How to Work From Home Effectively
As the number of Covid-19 cases in the UK increase, the government have released advice on how to prevent catching the virus and what to do if you have been infected. As well as washing your hands for 20 seconds with hand soap or sanitiser, coughing into your elbow and thoroughly cleaning, officials have also recommended that those considered high risk self-isolate for 12 weeks, and everybody else practices social distancing. For many, this means working from home.
Data from the ONS Labour Force Survey states that over 1.5 million people in the UK work from home as part of their main job, but for many in the optical field, this will be a new experience.
If you or team members are working from home and are not used to it, it can be a big adjustment. At SightCare, I have worked from home as the social media and content creator for a number of years and have a number of tips to help you to adjust to your new routine:
Have a routine
As you would at work, it is important to have a routine.
It’s very important to create a routine and adhere to it. While many think working from just means laying around in pyjamas watching box sets – I can assure you this is a very far removed idea of what long-term working at home involves. If anything – you should steer clear of staying in your pyjamas and continue to get up and dressed like a normal working day. After work, change into clothes you’d normally change into to keep the normality.
Here are some tips below to help:
- To-do lists and task lists – Keep on top of your to-do list and prioritise tasks. Being on a computer so much can mean you end up flip flopping between tasks so it’s useful to have something to check your progress off against. This method will also help make things less stressful by decluttering your brain. Apps you can use if you don’t want to use pen and paper include Microsoft planner on Teams (so the rest of your department can view what you’re working on) or TodoList.
- Keep to a schedule – Designate certain times for tea breaks – have them the same every day if possible! Split out your morning and afternoons into what you want to achieve, and use this combined with your to do list, you can also allot time to certain tasks to make sure you aren’t spending too much time on one task.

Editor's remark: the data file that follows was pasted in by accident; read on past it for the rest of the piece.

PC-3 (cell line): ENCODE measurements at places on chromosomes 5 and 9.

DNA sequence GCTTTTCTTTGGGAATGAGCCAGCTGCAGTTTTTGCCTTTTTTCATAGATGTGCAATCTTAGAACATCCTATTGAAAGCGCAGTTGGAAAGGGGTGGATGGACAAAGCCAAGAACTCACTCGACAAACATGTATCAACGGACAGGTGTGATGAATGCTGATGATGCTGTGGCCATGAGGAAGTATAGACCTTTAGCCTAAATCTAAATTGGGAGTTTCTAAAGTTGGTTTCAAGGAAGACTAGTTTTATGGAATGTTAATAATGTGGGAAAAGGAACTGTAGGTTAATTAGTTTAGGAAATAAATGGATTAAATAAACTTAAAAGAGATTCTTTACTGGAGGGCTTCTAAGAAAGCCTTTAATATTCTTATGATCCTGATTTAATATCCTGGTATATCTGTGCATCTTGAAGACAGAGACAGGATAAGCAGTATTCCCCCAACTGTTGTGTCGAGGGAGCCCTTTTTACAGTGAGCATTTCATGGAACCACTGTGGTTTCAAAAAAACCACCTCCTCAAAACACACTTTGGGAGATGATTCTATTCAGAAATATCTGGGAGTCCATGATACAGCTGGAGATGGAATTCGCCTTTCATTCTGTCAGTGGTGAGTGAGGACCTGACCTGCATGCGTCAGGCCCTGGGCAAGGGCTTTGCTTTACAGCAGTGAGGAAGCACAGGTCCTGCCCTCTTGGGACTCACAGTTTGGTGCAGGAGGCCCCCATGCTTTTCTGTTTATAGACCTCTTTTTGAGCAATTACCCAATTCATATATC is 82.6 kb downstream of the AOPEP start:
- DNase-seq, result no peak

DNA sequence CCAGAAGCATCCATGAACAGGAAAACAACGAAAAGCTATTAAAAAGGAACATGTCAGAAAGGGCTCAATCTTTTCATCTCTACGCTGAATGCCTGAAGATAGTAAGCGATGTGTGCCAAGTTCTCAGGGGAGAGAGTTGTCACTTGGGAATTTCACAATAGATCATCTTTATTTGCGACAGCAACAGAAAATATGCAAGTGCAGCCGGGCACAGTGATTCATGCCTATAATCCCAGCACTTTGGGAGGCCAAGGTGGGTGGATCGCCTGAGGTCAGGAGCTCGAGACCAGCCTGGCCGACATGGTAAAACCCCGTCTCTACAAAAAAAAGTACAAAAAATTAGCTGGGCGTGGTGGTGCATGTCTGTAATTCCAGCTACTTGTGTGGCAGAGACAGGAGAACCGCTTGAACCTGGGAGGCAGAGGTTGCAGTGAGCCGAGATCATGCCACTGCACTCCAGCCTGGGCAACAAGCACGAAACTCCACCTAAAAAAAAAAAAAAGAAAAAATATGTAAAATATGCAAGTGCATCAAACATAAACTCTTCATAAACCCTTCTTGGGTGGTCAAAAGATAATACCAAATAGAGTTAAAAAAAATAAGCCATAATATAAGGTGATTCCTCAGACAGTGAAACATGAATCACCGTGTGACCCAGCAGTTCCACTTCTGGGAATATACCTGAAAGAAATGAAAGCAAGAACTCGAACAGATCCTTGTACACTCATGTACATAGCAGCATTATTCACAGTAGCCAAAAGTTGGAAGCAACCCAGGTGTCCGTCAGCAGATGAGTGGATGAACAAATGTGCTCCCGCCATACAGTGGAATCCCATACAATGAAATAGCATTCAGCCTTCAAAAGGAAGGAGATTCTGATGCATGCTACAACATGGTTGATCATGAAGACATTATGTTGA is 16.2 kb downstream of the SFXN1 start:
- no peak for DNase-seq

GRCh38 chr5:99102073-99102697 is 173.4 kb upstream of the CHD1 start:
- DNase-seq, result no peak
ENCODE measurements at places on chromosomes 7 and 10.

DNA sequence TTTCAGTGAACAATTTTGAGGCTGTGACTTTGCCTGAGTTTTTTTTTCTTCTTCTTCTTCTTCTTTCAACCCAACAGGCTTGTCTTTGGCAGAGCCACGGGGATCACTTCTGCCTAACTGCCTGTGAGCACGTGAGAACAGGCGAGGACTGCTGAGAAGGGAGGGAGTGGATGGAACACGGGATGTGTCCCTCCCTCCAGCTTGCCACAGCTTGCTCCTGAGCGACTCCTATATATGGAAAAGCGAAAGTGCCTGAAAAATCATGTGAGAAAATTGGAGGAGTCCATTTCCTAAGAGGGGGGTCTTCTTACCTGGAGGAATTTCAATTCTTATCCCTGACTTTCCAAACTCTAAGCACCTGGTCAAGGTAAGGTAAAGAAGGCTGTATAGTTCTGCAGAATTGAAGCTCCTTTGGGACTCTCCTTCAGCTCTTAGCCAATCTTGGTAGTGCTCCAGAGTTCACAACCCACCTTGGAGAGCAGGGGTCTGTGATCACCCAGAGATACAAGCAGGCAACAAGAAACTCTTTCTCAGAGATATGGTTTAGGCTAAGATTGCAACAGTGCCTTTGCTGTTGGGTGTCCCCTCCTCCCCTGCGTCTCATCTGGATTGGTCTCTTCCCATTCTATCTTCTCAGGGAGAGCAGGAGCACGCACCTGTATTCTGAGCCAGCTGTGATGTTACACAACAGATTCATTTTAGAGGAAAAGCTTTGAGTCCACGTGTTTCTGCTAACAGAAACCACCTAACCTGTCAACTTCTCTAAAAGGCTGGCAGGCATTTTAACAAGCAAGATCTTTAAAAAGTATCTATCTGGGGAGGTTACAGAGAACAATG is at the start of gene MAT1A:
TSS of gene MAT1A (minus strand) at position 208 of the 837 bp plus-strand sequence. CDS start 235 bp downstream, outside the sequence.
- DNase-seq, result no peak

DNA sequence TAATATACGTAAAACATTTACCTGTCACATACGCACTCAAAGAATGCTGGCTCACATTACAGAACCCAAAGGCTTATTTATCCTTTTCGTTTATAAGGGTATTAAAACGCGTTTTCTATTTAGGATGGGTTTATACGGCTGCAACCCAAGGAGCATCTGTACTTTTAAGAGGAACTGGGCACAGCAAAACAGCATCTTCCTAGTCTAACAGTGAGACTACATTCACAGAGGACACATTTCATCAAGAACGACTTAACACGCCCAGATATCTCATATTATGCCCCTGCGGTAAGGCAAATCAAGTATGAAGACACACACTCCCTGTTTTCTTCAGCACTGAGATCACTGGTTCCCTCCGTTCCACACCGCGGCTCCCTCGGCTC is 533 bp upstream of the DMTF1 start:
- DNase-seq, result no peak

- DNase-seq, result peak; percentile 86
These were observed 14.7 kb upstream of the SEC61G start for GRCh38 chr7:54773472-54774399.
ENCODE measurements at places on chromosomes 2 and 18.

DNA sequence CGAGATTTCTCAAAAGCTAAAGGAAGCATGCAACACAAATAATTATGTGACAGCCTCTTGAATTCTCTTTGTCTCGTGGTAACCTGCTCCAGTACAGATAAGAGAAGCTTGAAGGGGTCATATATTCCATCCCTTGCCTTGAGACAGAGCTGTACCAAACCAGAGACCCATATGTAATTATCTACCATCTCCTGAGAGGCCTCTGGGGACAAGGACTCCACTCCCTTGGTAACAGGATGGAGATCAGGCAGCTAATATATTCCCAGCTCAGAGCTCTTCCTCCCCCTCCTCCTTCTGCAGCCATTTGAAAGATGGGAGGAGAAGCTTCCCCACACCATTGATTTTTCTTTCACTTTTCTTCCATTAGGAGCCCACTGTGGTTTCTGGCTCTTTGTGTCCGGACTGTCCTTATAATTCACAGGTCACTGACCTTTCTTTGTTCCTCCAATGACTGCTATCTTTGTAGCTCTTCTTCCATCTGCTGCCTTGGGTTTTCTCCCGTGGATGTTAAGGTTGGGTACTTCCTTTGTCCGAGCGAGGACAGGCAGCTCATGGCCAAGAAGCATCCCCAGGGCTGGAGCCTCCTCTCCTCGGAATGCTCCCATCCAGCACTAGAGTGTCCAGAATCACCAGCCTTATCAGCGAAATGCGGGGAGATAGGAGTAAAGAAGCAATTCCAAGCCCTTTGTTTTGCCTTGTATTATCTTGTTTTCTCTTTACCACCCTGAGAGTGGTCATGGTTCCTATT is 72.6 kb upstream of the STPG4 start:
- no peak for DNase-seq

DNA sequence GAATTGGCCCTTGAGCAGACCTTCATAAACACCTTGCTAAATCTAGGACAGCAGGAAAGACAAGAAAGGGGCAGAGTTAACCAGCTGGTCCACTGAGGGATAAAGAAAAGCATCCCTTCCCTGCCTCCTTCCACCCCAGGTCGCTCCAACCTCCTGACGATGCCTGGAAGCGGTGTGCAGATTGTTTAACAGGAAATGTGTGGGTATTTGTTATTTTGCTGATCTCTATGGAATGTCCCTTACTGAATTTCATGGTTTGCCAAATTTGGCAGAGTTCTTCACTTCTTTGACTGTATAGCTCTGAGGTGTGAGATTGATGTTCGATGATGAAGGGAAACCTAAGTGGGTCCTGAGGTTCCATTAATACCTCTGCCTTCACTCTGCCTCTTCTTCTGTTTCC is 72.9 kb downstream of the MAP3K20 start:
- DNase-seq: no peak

- Use apps to help you focus – Apps are our friends again – apps such as toggl will allow you to set a stopwatch for each task you work on – this will make sure you aren’t going overboard on one area and neglecting another. Other apps such as forest will stop you from getting distracted by your mobile phone or social media but rewarding you for not unlocking your mobile – I’m sure many of us will find this one useful!
- Limit distractions – Yes that does include pets, TV, phones…we know it’s tricky! If you can create a dedicated work space area, do. This should preferably not be in your bedroom as this can interfere with sleep – although we know with children off from school this is somewhat harder. If you can rearrange your furniture for the next few weeks – do.
- Listen to music – Many studies have shown that by listening to the right kind of music you can boost productivity and focus – especially classical music! However, this of course isn’t everybody’s cup of tea – so opt for chilled music that won’t take you out of your zone. Why not create a playlist on Spotify or YouTube?
- Food and water – Remember the classic 20-20-20 rule that we talk about so often for yourself too! Set a reminder on your laptop or phone as time easily elapses. Keep hydrated by having a large bottle of water with you as this will help your concentration. Set aside tea breaks and food breaks – don’t keep a whole packet of snacks on your desk because you will absentmindedly eat them! I plan mine like this:
- 8am breakfast, 10.30am tea break, 1pm lunch break, 2.30pm tea break, 5pm dinner.
- Go on a media diet – Too much information can just be that – too much information! Keep your mental wellbeing on a safe curve by limiting how much media you consume.
- Take a break occasionally – Keep away from others but do go outside for a walk every day!
Self-isolation sounds…well, isolating! However, you do not have to ban all forms of communication. If anything – this is a time to ramp it up!
Check in with your team with phone calls, video calls, Microsoft teams, Slack, Whatsapp…just make sure you don’t let it enter procrastination!
Stability and Security
Despite working from home, it is vital to maintain security and stability within your work. This includes having a good internet connection and making sure your broadband allows for VPN is helpful.
VPN’s or remote desktop software ensures that no sensitive information can be intercepted by hackers and that users can access the network and any shared information easily. If you internet isn’t very reliable, try investing in a new router or use a mobile hotspot.
Another easy way to communicate, share and collaborate on information within your organisation is to use Microsoft teams (which is currently offering a 6 month free trial ) or Trello or Slack, which allows you to assign tasks, share documents, chat and keep track of progress and workflow on all projects. You can also set up web meetings, share your desktop and this tool can also be used by managers and administrators to share messages across the whole business.
If you are using an app such as Microsoft Teams whilst self-isolating just be sure to keep your status updated for your availability, just to ensure your colleagues know when you are available and when you are busy or on lunch/a break.
Do you have any other useful tips? Let us know!